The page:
A Stellar Discovery

ICTP researcher uncovers potentially the earliest known astronomical chart
A Stellar Discovery
Researchers Federico Bernardini and Paolo Molaro with one of the ancient star charts.
Charlotte Phillips

The Carso countryside around Trieste is full of hiking trails littered with ancient stone walls dating back to early settlements in the area. One trail near the village of Rupinpiccolo leads to the still-imposing entrance of a key ancient fortification; at this site, ICTP and INAF researcher Federico Bernardini recently discovered two unusually carved stones. These stones are circular, around 50 cm in diameter and 30 cm deep, with particular markings showing them to be astronomical charts. One of these could be the oldest star chart ever discovered.

Bernardini, long-term ICTP scientific collaborator and researcher at Ca’ Foscari University of Venice, has been working with Paolo Molaro, astronomer at the Italian National Institute for Astrophysics (INAF), to uncover the origin and significance of these stones. Federico talks to us about the find.

What exactly are the stones that were recently discovered in the Triestine Carso?

The two stones found in the Rupinpiccolo hillfort are circular artefacts that I identified near one of the entrances to the settlement. Castellieri are fortified settlements on elevated ground that emerged around 1800 BC and, in some cases, were used for almost two millennia. The stones had been worked to give them a circular shape. Traces of the stonework can be linked to stone extraction marks identified in areas adjacent to the settlement's fortification wall, most likely associated with the construction of the hillfort.

One of the stones has a flat surface, while the other displays engravings made with a chisel, forming distinct patterns. Similar stones have been discovered in a hillfort on the Island of Brioni, off the southern Istrian coast (Croatia). One of these stones also originates from an entrance to the settlement, while the other comes from a necropolis dating back to the 2nd millennium BC, adjacent to the settlement's fortification wall.

..the stone discs at Rupinpiccolo might have been ritual and sacred objects. The flat stone could represent the sun, while the one with engravings could represent the sky.

The entrances of settlements and necropolises were special places, and often, in the earliest phases of hillforts, the tombs of prominent figures were placed right at the entrances. These considerations, along with other clues, suggest that the stone discs at Rupinpiccolo might have been ritual and sacred objects. The flat stone could represent the sun, while the one with engravings could represent the sky.

The archaeo-astronomical study, conducted in collaboration with astronomer Paolo Molaro, has verified that the markings on the stone at Rupinpiccolo statistically align remarkably well with certain stars from the constellations of Scorpius, Orion, and the Pleiades. According to the proposed interpretation, the stone would represent a kind of calendar. Our study suggests that the stone could show the two asterisms that mark two turning points of the year (Scorpius, Orion). They could have been used to determine the times for agriculture tasks upon which the survival of an agricultural population like that of the castellieri depended.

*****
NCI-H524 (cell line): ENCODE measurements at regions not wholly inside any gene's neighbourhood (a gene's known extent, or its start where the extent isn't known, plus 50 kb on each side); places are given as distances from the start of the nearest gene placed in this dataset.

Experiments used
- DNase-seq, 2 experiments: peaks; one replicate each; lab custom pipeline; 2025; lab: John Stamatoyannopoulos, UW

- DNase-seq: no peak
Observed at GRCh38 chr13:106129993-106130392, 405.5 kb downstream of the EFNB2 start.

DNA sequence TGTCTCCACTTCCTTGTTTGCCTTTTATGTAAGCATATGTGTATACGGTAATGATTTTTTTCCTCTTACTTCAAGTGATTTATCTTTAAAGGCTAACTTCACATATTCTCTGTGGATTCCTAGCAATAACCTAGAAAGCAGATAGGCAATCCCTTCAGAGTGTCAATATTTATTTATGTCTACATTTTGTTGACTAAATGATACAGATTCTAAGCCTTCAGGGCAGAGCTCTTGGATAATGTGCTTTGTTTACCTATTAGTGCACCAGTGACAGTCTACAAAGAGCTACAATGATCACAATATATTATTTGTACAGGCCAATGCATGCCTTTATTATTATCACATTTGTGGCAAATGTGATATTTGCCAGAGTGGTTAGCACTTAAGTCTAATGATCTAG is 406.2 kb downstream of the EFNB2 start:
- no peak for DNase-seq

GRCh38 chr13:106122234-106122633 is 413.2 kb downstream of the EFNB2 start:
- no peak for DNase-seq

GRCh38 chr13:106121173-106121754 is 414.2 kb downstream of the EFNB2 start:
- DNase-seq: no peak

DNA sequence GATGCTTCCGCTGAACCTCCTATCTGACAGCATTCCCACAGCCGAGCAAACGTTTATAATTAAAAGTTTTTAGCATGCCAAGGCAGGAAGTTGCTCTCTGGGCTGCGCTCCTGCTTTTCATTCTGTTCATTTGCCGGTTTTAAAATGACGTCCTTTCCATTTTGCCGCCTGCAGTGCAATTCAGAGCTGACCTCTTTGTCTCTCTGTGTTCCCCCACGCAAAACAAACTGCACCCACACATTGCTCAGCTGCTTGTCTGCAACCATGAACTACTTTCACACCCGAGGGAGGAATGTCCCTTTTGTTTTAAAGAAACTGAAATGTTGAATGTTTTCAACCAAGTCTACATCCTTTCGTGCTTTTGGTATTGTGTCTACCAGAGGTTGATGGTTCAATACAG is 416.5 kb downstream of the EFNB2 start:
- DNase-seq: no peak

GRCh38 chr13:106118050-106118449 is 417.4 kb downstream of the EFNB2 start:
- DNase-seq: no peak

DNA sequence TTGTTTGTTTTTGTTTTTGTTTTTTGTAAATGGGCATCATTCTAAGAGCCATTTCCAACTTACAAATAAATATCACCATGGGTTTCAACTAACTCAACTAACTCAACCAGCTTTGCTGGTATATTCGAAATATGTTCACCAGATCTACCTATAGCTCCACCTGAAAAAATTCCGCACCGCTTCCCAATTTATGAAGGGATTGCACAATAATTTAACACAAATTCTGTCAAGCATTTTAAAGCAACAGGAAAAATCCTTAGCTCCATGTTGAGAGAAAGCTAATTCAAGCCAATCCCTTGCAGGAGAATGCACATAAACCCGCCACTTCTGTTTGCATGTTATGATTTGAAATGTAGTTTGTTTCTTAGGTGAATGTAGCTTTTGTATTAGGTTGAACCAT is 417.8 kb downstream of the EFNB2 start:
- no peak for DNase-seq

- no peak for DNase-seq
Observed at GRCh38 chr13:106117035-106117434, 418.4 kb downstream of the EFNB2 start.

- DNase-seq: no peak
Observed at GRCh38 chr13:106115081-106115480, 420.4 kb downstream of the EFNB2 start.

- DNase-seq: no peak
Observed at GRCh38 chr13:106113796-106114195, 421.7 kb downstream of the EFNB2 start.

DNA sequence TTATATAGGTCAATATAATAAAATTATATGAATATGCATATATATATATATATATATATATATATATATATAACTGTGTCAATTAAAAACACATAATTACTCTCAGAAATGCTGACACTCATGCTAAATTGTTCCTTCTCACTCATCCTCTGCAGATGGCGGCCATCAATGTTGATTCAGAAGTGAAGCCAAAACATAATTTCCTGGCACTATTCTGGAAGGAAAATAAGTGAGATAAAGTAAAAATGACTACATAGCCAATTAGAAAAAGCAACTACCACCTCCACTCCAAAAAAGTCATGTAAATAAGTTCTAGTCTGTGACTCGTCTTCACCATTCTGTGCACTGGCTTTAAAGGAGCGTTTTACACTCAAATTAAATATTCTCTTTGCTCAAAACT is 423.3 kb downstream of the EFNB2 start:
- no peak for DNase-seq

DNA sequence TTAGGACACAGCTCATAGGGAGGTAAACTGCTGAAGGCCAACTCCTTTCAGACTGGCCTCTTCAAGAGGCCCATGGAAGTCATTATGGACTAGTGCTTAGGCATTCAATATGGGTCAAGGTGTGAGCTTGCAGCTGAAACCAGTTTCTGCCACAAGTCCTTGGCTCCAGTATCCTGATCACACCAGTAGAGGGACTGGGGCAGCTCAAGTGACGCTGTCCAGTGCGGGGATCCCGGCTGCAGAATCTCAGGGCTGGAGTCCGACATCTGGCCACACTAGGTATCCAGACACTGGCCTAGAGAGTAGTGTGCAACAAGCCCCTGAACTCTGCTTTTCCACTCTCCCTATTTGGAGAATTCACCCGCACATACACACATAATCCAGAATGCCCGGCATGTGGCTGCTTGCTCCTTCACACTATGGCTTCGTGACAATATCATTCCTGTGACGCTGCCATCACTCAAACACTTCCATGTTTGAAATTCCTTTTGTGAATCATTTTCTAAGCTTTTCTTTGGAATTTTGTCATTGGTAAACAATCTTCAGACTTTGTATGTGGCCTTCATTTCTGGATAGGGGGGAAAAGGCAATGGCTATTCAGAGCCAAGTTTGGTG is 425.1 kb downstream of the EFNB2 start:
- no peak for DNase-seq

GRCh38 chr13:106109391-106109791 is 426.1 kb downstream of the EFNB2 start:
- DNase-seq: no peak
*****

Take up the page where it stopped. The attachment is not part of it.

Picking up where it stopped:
How were you involved in the process of finding and analysing the stones?

I discovered the stones and studied them from an archaeological perspective to try to determine their chronology, likely contemporaneous with the hillforts. I had a hunch that some of the markings could correspond to the Scorpius constellation. To verify this possibility, I contacted Paolo Molaro, with whom we conducted the archaeo-astronomical study.

What techniques did you use in your part of the research?

Together with other colleagues, I used photogrammetry structure-from-motion techniques to produce accurate three-dimensional models of the stone discs. The 3D models were crucial for representing and studying the stones, defining the position of the chisel marks in space, and subsequently comparing them with the positions of the stars. Prior to this, we studied the ceramics from the hillfort to better define its chronology. I researched the technology involved in stone extraction and production, and identified one of the circular stones from the Brioni hillfort.

I mainly collaborated with Paolo for the archaeo-astronomical evaluation of the chiselmarks on the stones.

What does this find mean for the world?

The oldest known representation of the night sky is probably the Nebra Sky Disk, a bronze artefact from Germany with gold applications indicating the Sun, Moon, and the Pleiades. It dates back to around 1600 BC. However, it's not a true map; it's more of a symbolic representation. For accurate 'maps,' we have to wait until the first century BC, likely derived from Hipparchus' catalogue, dating back to 135 BC.

Accepting a protohistoric dating of the artefact, the relatively precise depiction of asterisms on the Rupinpiccolo stone would therefore be at least a few centuries earlier, representing the earliest known representation of the sky.



Publishing Date